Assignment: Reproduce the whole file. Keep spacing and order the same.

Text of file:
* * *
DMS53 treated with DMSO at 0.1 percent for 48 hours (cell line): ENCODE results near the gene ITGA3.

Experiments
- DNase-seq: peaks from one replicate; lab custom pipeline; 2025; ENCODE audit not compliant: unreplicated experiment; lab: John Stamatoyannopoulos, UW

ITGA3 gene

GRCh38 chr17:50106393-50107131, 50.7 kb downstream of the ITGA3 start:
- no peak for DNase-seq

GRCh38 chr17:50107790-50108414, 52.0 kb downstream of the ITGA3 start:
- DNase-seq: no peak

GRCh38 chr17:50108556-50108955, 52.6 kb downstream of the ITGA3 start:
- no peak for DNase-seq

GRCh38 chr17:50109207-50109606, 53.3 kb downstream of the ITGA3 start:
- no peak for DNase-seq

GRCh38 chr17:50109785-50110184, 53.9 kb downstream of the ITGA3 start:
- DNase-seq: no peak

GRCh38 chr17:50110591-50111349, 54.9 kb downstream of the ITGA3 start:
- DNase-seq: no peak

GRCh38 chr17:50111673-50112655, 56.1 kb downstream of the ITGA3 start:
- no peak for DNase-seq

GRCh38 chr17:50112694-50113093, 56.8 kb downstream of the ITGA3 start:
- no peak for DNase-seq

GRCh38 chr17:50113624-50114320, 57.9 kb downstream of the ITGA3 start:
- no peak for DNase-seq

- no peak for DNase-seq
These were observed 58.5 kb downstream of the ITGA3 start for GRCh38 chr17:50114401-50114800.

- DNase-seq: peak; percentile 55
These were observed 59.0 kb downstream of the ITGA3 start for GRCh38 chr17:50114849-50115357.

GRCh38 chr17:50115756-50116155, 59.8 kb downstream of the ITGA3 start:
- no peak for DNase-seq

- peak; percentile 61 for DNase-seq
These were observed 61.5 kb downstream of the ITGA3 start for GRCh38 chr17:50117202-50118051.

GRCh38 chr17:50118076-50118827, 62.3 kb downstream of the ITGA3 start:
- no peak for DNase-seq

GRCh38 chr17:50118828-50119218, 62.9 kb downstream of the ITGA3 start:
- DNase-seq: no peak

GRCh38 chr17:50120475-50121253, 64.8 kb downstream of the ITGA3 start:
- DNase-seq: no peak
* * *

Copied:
DMS53 treated with DMSO at 0.1 percent for 48 hours (cell line): ENCODE results near the gene ITGA3.

Experiments
- DNase-seq: peaks from one replicate; lab custom pipeline; 2025; ENCODE audit not compliant: unreplicated experiment; lab: John Stamatoyannopoulos, UW

ITGA3 gene

GRCh38 chr17:50106393-50107131, 50.7 kb downstream of the ITGA3 start:
- no peak for DNase-seq

GRCh38 chr17:50107790-50108414, 52.0 kb downstream of the ITGA3 start:
- DNase-seq: no peak

GRCh38 chr17:50108556-50108955, 52.6 kb downstream of the ITGA3 start:
- no peak for DNase-seq

GRCh38 chr17:50109207-50109606, 53.3 kb downstream of the ITGA3 start:
- no peak for DNase-seq

GRCh38 chr17:50109785-50110184, 53.9 kb downstream of the ITGA3 start:
- DNase-seq: no peak

GRCh38 chr17:50110591-50111349, 54.9 kb downstream of the ITGA3 start:
- DNase-seq: no peak

GRCh38 chr17:50111673-50112655, 56.1 kb downstream of the ITGA3 start:
- no peak for DNase-seq

GRCh38 chr17:50112694-50113093, 56.8 kb downstream of the ITGA3 start:
- no peak for DNase-seq

GRCh38 chr17:50113624-50114320, 57.9 kb downstream of the ITGA3 start:
- no peak for DNase-seq

- no peak for DNase-seq
These were observed 58.5 kb downstream of the ITGA3 start for GRCh38 chr17:50114401-50114800.

- DNase-seq: peak; percentile 55
These were observed 59.0 kb downstream of the ITGA3 start for GRCh38 chr17:50114849-50115357.

GRCh38 chr17:50115756-50116155, 59.8 kb downstream of the ITGA3 start:
- no peak for DNase-seq

- peak; percentile 61 for DNase-seq
These were observed 61.5 kb downstream of the ITGA3 start for GRCh38 chr17:50117202-50118051.

GRCh38 chr17:50118076-50118827, 62.3 kb downstream of the ITGA3 start:
- no peak for DNase-seq

GRCh38 chr17:50118828-50119218, 62.9 kb downstream of the ITGA3 start:
- DNase-seq: no peak

GRCh38 chr17:50120475-50121253, 64.8 kb downstream of the ITGA3 start:
- DNase-seq: no peak